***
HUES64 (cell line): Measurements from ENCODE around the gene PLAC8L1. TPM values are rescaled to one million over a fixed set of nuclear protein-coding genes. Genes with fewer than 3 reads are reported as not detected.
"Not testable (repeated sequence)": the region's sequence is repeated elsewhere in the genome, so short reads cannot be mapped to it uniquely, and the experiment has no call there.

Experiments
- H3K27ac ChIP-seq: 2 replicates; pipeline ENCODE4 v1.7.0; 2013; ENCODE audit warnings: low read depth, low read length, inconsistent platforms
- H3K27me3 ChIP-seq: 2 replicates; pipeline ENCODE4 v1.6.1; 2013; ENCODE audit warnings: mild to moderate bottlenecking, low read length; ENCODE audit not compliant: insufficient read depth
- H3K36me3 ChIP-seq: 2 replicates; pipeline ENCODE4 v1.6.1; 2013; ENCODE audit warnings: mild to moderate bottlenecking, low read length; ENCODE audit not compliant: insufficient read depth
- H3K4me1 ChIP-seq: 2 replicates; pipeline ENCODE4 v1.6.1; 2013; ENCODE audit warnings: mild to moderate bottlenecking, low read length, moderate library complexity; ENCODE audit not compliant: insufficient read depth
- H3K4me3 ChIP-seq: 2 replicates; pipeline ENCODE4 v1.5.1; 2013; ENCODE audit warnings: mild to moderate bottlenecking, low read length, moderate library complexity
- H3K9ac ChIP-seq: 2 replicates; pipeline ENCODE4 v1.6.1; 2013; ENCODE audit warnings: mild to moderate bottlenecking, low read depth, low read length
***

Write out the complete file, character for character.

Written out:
HUES64 (cell line): Measurements from ENCODE around the gene PLAC8L1. TPM values are rescaled to one million over a fixed set of nuclear protein-coding genes. Genes with fewer than 3 reads are reported as not detected.
"Not testable (repeated sequence)": the region's sequence is repeated elsewhere in the genome, so short reads cannot be mapped to it uniquely, and the experiment has no call there.

Experiments
- H3K27ac ChIP-seq: 2 replicates; pipeline ENCODE4 v1.7.0; 2013; ENCODE audit warnings: low read depth, low read length, inconsistent platforms
- H3K27me3 ChIP-seq: 2 replicates; pipeline ENCODE4 v1.6.1; 2013; ENCODE audit warnings: mild to moderate bottlenecking, low read length; ENCODE audit not compliant: insufficient read depth
- H3K36me3 ChIP-seq: 2 replicates; pipeline ENCODE4 v1.6.1; 2013; ENCODE audit warnings: mild to moderate bottlenecking, low read length; ENCODE audit not compliant: insufficient read depth
- H3K4me1 ChIP-seq: 2 replicates; pipeline ENCODE4 v1.6.1; 2013; ENCODE audit warnings: mild to moderate bottlenecking, low read length, moderate library complexity; ENCODE audit not compliant: insufficient read depth
- H3K4me3 ChIP-seq: 2 replicates; pipeline ENCODE4 v1.5.1; 2013; ENCODE audit warnings: mild to moderate bottlenecking, low read length, moderate library complexity
- H3K9ac ChIP-seq: 2 replicates; pipeline ENCODE4 v1.6.1; 2013; ENCODE audit warnings: mild to moderate bottlenecking, low read depth, low read length